Volume 3 Supplement 1

4th German Conference on Chemoinformatics: 22. CIC-Workshop

Open Access

From fast light-activated processes in biomolecules to large-scale aggregation of membrane proteins: molecular dynamics simulations at different time and length scales

  • LV Schäfer1,
  • M Boggio-Pasqua2,
  • G Groenhof3,
  • H Grubmüller3,
  • SJ Marrink1 and
  • MA Robb4
Chemistry Central Journal20093(Suppl 1):P54

DOI: 10.1186/1752-153X-3-S1-P54

Published: 05 June 2009

Molecular dynamics (MD) simulations can yield the structural dynamics of biomolecules at a femtoseconds time resolution and, simultaneously, at atomic spatial resolution. However, due to the large computational effort involved, MD was hitherto limited to rather small systems, such as a single molecule in water, and to timescales of a few hundred nanoseconds. Furthermore, the current molecular mechanical (MM) force fields cannot describe the making and breaking of chemical bonds or light-activated processes, which requires a quantum mechanical description.

In our contribution, we will present new methodological advancements to MD, which enable to study light-activated processes in biomolecules, and the microseconds dynamics of large biomolecular assemblies. By using an ab initio mixed quantum mechanical/molecular mechanical (QM/MM) MD strategy together with explicit surface hopping between the ground state and the light-activated state, we have revealed the sequence of structural events that follow photon absorption in wild-type and mutant photoactive yellow protein (PYP), a bacterial photoreceptor. Our results show the importance of the protein environment on the photoreaction, as mutating one key amino acid in the wild type alters the photochemical reaction and leads to a different photoproduct [1].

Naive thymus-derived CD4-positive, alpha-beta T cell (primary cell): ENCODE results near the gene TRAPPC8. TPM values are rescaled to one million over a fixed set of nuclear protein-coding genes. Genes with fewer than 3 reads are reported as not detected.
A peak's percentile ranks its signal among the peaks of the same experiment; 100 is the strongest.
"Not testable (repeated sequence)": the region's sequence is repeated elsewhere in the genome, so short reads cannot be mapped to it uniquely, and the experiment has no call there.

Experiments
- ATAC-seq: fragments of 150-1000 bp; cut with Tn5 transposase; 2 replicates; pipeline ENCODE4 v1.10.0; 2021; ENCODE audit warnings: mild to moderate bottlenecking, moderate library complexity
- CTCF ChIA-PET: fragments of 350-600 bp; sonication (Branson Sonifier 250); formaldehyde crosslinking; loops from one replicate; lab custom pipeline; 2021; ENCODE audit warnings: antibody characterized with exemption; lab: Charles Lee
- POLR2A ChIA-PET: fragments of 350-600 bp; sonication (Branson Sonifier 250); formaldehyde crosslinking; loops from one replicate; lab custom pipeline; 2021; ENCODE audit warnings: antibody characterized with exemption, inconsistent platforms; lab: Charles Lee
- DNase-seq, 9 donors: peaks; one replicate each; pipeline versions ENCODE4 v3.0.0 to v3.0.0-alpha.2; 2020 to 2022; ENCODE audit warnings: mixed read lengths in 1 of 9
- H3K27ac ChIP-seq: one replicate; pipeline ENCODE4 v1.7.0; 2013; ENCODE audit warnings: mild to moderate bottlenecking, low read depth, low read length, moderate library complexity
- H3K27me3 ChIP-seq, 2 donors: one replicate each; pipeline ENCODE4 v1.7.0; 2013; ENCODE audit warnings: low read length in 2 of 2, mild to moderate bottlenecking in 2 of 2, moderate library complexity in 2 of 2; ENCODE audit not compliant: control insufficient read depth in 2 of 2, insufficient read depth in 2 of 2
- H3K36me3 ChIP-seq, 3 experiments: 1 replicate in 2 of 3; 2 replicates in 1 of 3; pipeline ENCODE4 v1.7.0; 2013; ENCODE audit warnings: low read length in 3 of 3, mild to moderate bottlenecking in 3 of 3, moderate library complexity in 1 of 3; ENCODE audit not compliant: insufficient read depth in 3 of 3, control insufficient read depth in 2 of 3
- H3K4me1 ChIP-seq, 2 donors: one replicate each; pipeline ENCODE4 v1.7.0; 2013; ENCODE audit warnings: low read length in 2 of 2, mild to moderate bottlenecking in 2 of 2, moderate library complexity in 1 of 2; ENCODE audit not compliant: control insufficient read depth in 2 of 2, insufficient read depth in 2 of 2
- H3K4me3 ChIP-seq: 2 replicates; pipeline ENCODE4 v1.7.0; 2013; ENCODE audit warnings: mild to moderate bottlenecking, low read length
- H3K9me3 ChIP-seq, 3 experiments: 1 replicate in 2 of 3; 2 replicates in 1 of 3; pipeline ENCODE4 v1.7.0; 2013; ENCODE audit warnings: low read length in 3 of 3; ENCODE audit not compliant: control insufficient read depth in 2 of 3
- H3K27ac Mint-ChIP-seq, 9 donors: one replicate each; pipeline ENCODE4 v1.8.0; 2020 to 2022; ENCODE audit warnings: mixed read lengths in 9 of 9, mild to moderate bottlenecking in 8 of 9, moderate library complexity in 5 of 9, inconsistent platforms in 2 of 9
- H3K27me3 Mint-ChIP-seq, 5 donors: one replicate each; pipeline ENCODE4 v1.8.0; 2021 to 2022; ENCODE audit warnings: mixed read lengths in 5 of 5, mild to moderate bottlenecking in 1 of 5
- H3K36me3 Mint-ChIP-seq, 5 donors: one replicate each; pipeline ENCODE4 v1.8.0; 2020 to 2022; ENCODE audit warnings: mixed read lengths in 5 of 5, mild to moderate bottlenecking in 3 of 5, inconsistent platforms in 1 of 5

Furthermore, by means of a new coarse-grained MD approach [3], we studied the large scale self-assembly of proteins in membranes. The new approach drastically reduces computational effort (by a factor of about 1000), yet still provides almost atomic spatial resolution. Here, we present first results for a number of membrane-anchored green fluorescent protein (GFP) molecules anchored to an explicit biological membrane.

Authors’ Affiliations

(1)
University of Groningen
(2)
Toulouse
(3)
Theoretical and Computational Biophysics, Max Planck Institute for Biophysical Chemistry
(4)
Computational Photochemistry Group, Department of Chemistry, Imperial College London

References

  1. Groenhof G, et al: J Am Chem Soc. 2004, 126: 4228-10.1021/ja039557f.View ArticleGoogle Scholar
  2. Groenhof G, et al: J Am Chem Soc. 2008, 130: 3250-10.1021/ja078024u.View ArticleGoogle Scholar
  3. Marrink SJ, et al: J Phys Chem B. 2007, 111: 7812-10.1021/jp071097f.View ArticleGoogle Scholar
  4. Monticelli L, et al: J Chem Theory and Comput. 2008, 4: 819-10.1021/ct700324x.View ArticleGoogle Scholar

Copyright

© Schäfer et al; licensee BioMed Central Ltd. 2009

This article is published under license to BioMed Central Ltd.